Labor economists have urged Congress to give more money to states to help strengthen staffing and technology in unemployment offices. States with better websites have tended to move faster, as have states where the revenue department shares data with the unemployment office to make it easier to verify past income.
The Internal Revenue Service is expected to begin processing stimulus payments and eligible taxpayers could receive deposits as soon as early next week, the Treasury Department, which oversees the agency, told Newsweek. When Are Stimulus Checks Being Deposited Into Bank Accounts?
According to an internal IRS memo obtained by The Washington Post, the tax agency is planning “to generate electronic checks” today, though it will apparently take several days before those payments are reflected in account balances. The checks are part of the recent $2 trillion relief package designed to stimulate an economy stalled by the global coronavirus pandemic.
Direct deposits, the most immediate method, will be used for taxpayers whose banking information the IRS has on file. According to IRS statistics, 82 percent of taxpayers received refunds through direct deposit in 2019.
However, this still leaves tens of millions of taxpayers whose banking information is not readily accessible to the IRS without the expedient relief that Congress intended.
The IRS anticipates finalizing 60 million payments through direct deposit over the next several days, according to a memo prepared by the staff of the House Ways and Means Committee, which has jurisdiction over tax issues.
Social security beneficiaries with direct deposit information on file, who have not filed tax returns over the past two years, will receive their deposits in the second tranche of payments directly afterward.
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The IRS is developing a portal for taxpayers to quickly provide the agency with direct deposit information for filers who traditionally receive their refunds via check, to help facilitate payments. It is expected to be launched by the end of April, or soon after.
Steven Mnuchin, the secretary of the Treasury Department, has said that many eligible Americans should expect to receive stimulus payments in the coming weeks.
Paper checks are not expected to be issued until the beginning of May, according to the Ways and Means Committee memo. And physical payments will be mailed “at a rate of about 5 million per week,” starting with the lowest income earners. The IRS believes that it could take until mid-September for all of these payments to reach their recipients.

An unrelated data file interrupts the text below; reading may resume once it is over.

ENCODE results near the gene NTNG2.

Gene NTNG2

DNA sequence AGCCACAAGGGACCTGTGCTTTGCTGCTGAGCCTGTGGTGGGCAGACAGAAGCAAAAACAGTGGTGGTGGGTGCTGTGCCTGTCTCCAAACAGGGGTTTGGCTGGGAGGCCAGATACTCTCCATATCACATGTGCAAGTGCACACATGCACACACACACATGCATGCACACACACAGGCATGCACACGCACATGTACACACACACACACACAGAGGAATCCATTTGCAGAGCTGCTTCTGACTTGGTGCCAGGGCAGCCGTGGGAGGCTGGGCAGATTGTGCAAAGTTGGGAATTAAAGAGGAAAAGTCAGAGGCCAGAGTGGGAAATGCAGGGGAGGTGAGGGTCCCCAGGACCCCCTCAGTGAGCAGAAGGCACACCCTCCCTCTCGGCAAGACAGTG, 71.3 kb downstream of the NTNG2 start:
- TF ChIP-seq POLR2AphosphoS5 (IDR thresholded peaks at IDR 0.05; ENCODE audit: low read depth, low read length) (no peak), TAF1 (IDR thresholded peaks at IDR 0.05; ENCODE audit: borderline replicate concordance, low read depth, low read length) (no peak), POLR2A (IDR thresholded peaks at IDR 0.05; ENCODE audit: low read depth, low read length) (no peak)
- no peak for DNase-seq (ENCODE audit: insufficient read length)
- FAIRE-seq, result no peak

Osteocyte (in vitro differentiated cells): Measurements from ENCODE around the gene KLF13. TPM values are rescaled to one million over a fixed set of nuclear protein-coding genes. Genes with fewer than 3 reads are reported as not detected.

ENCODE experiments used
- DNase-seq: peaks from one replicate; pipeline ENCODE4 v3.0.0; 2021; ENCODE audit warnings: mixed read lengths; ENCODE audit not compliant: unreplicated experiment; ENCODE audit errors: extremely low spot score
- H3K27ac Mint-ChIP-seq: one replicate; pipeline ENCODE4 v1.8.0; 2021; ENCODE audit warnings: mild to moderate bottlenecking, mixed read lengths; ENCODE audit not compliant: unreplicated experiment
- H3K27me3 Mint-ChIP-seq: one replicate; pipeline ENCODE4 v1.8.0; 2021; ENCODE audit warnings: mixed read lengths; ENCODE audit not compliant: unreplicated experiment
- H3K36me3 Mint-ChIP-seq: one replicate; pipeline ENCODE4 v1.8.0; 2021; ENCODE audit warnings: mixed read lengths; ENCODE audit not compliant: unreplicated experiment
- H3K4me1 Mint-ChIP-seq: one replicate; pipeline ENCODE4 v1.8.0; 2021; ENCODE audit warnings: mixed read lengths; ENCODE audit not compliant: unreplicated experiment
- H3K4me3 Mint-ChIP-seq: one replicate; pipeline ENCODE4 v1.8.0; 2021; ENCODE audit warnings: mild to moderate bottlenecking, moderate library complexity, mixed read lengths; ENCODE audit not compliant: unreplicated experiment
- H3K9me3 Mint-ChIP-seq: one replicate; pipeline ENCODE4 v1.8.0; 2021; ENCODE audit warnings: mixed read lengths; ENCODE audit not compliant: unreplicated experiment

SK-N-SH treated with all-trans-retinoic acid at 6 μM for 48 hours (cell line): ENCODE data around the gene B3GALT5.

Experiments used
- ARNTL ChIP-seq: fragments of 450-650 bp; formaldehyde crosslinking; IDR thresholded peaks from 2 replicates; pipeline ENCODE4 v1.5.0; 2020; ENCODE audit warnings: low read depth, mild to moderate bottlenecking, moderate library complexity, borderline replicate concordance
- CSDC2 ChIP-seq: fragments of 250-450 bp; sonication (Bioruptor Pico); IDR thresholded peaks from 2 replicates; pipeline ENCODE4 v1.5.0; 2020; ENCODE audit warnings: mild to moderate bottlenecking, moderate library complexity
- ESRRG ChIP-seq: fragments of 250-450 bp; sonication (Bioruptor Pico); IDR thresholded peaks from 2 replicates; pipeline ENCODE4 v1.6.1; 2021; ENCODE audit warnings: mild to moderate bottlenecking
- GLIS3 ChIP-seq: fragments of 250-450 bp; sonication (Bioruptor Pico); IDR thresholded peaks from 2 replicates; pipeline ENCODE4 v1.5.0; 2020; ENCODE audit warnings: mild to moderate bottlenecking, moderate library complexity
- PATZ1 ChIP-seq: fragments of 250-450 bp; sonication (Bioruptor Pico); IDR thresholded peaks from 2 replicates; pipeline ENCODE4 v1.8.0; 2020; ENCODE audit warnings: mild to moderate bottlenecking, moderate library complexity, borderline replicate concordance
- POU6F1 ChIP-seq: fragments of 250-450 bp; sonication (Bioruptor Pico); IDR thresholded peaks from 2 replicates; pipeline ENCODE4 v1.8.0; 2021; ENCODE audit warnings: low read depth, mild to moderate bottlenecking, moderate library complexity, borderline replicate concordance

While most Americans will receive a coronavirus stimulus check based on their tax returns, the IRS is urging certain groups that do not typically file taxes to do so as soon as they can in order to receive a payment.
The 10 million Americans who do not file returns because they have little to no income and some individuals with disabilities should file a simple tax return now to receive a payment, according to the IRS. You can use tax preparation service TurboTax’s free stimulus registration site to fill out a simple tax return if you do not typically file a tax return.
Despite some initial confusion, the IRS confirmed that retirees who receive Social Security or Railroad Retirement benefits do not need to do anything to receive their payments, they will receive them automatically, just as they would their normal benefits payment.
The economic impact payments, as the IRS is calling them, will be available through the end of 2020, so if you can’t file right away, you still have a few months to do so. But you won’t receive a stimulus payment until you do.
IRS.gov/Coronavirus will soon provide information instructing people in these groups on how to file a 2019 tax return with simple, but necessary, information including their filing status, number of dependents and direct deposit bank account information.
UPDATE: The new web-based tool from the IRS is here!
The IRS said registration takes only a few minutes to complete. Go to irs.gov and look for “Non-Filers: Enter Payment Info Here.” Then provide some basic information about yourself including name, address, Social Security number and information on any dependents. The IRS will use this to confirm eligibility, calculate your stimulus payment and process it.
If you supply bank-account information, that will allow the IRS to deposit your payment directly. Otherwise, it will be mailed, with a long delay and with less security.